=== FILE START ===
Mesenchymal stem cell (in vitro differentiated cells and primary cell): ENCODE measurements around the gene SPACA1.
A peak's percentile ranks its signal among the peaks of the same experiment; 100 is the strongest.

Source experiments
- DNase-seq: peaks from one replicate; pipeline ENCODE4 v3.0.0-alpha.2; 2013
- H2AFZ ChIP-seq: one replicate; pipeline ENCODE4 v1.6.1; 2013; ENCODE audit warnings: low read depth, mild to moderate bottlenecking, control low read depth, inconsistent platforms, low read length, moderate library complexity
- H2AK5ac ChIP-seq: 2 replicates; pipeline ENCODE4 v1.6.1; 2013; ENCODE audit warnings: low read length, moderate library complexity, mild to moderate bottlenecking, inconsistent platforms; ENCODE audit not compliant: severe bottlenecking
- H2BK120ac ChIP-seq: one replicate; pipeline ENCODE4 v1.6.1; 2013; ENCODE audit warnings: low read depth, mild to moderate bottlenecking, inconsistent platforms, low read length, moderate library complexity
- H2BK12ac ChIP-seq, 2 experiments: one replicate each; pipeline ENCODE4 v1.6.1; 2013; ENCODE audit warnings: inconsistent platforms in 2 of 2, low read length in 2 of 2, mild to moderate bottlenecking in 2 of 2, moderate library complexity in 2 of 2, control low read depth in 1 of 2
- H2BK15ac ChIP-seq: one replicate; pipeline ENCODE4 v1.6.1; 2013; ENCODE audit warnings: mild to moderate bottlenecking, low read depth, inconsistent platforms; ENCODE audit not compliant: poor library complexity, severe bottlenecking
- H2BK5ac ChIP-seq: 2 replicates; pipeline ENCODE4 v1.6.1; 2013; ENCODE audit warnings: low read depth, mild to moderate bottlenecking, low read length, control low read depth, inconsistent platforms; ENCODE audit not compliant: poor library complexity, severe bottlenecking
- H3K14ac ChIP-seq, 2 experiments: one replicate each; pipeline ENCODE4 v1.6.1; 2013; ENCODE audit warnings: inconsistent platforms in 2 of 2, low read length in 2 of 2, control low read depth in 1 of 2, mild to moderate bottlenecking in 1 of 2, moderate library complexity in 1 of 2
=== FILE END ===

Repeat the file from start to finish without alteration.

Mesenchymal stem cell (in vitro differentiated cells and primary cell): ENCODE measurements around the gene SPACA1.
A peak's percentile ranks its signal among the peaks of the same experiment; 100 is the strongest.

Source experiments
- DNase-seq: peaks from one replicate; pipeline ENCODE4 v3.0.0-alpha.2; 2013
- H2AFZ ChIP-seq: one replicate; pipeline ENCODE4 v1.6.1; 2013; ENCODE audit warnings: low read depth, mild to moderate bottlenecking, control low read depth, inconsistent platforms, low read length, moderate library complexity
- H2AK5ac ChIP-seq: 2 replicates; pipeline ENCODE4 v1.6.1; 2013; ENCODE audit warnings: low read length, moderate library complexity, mild to moderate bottlenecking, inconsistent platforms; ENCODE audit not compliant: severe bottlenecking
- H2BK120ac ChIP-seq: one replicate; pipeline ENCODE4 v1.6.1; 2013; ENCODE audit warnings: low read depth, mild to moderate bottlenecking, inconsistent platforms, low read length, moderate library complexity
- H2BK12ac ChIP-seq, 2 experiments: one replicate each; pipeline ENCODE4 v1.6.1; 2013; ENCODE audit warnings: inconsistent platforms in 2 of 2, low read length in 2 of 2, mild to moderate bottlenecking in 2 of 2, moderate library complexity in 2 of 2, control low read depth in 1 of 2
- H2BK15ac ChIP-seq: one replicate; pipeline ENCODE4 v1.6.1; 2013; ENCODE audit warnings: mild to moderate bottlenecking, low read depth, inconsistent platforms; ENCODE audit not compliant: poor library complexity, severe bottlenecking
- H2BK5ac ChIP-seq: 2 replicates; pipeline ENCODE4 v1.6.1; 2013; ENCODE audit warnings: low read depth, mild to moderate bottlenecking, low read length, control low read depth, inconsistent platforms; ENCODE audit not compliant: poor library complexity, severe bottlenecking
- H3K14ac ChIP-seq, 2 experiments: one replicate each; pipeline ENCODE4 v1.6.1; 2013; ENCODE audit warnings: inconsistent platforms in 2 of 2, low read length in 2 of 2, control low read depth in 1 of 2, mild to moderate bottlenecking in 1 of 2, moderate library complexity in 1 of 2